Thursday, October 29, 2020

Language Of Confusion: Mortality

Time for another redo! I definitely didn’t do these words justice when I did them the first time in April of 2011. And what better way to finish the month off than by looking at mortal words?
Mortal showed up in the late fourteenth century, coming from the Old French mortel and classical Latin mortalis, which is just mortal. It’s from the noun mors, death, which can be traced to the Proto Indo European mr-o, to die. That’s from the root word mer-, rub away or harm, or just die. It shows up in a lot of words, some of which make sense, some of which are like, what, really???
Morbid of course is related, having shown up in the mid seventeenth century. It comes from the classical Latin morbidus, which means sick or diseased, from mori, to die, and that’s from mer-. Mortify showed up earlier, in the late fourteenth century as mortifien and meaning to kill or destroy the life of. It began to be used in a religious context in the early fifteenth century, where it referred to “subduing the flesh” by abstinence and discipline, and from there turned into humiliate sometime in the late seventeenth century. The word is from the Old French mortefiier, destroy or punish, from the Late Latin mortificare, to kill. And that one’s also from mors, which we already know the story of.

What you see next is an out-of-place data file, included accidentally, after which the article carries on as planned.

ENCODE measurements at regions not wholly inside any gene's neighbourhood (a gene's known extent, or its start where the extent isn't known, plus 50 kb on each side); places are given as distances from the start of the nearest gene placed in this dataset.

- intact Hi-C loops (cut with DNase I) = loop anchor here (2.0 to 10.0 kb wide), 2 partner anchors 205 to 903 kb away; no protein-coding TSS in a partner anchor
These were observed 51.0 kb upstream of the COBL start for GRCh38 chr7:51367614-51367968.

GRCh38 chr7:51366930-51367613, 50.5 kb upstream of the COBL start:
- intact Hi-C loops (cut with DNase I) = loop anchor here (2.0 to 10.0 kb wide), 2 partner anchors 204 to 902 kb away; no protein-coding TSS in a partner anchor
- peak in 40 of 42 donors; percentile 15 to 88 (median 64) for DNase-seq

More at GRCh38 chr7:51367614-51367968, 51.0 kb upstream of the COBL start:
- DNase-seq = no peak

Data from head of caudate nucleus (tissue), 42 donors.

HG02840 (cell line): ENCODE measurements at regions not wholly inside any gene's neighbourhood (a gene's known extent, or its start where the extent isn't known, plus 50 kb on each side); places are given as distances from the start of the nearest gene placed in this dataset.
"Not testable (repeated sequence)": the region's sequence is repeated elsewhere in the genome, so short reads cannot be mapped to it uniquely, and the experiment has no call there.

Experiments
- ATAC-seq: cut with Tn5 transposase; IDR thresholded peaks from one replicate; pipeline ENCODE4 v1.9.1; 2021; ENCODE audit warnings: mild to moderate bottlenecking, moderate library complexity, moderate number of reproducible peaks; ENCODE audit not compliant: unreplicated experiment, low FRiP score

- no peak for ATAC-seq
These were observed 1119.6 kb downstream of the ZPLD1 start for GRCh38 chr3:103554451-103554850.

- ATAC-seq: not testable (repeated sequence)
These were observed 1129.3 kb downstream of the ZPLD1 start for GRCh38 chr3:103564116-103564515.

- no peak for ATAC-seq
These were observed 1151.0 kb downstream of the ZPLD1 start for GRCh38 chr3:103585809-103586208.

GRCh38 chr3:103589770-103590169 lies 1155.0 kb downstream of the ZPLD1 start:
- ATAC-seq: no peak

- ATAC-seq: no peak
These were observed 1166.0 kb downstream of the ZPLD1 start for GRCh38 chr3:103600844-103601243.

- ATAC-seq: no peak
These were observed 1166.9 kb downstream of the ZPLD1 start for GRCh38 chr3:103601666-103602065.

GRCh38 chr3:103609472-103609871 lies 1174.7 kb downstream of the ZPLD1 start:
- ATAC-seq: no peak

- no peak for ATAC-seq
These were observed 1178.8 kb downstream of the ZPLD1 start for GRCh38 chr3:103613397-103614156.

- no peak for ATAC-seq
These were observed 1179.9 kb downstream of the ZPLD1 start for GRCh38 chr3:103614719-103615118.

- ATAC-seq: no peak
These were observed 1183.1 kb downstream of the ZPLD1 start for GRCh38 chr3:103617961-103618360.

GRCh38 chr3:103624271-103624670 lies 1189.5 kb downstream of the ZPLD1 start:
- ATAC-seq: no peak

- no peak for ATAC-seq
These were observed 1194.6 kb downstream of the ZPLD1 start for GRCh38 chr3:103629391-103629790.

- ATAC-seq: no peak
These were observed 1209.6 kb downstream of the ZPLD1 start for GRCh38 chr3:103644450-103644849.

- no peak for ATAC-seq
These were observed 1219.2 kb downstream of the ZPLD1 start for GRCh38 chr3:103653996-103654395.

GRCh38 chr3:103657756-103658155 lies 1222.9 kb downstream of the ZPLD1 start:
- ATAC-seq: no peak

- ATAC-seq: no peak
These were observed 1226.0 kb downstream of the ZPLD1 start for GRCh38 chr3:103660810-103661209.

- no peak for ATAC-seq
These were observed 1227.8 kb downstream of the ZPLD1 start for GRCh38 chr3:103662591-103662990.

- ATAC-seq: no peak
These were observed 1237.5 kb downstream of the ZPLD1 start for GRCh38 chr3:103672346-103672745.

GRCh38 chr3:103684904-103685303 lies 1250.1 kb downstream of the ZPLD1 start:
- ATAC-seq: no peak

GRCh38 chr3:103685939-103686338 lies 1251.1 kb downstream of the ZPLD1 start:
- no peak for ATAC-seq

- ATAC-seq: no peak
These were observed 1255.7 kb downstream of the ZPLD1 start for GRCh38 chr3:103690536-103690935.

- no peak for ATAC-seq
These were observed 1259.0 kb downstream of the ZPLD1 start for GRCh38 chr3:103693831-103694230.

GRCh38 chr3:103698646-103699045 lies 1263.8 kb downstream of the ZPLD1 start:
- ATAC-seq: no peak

Mortgage is related, although that probably won’t surprise anyone who has one. It showed up in the late fourteenth century as morgage, from the Old French morgage, which is literally mort gaige, dead pledge. Mort is of course from mori, so that’s where we get that.
Now for everybody’s favorite fun time activity, murder. It showed up in the fourteenth century as either murder or morþer, from the Old English morðer, which is just murder. It’s from the Proto Germanic murthran, and that’s from mer-. So while everything else is Latin, murder is Germanic, but they still come from the same place.

So that’s the mortal words, new and improved. I should probably update my etymology list to show the better version.
Online Etymology Dictionary
Google Translate
University of Texas at Austin Linguistic Research Center
University of Texas at San Antonio’s page on Proto Indo European language
Tony Jebson’s page on the Origins of Old English
Orbis Latinus


  1. Mortgage in this set wasn't something I expected. I can see the connection!

  2. They weren't very subtle when it came to mortgage.

  3. This one didn't go too sideways.


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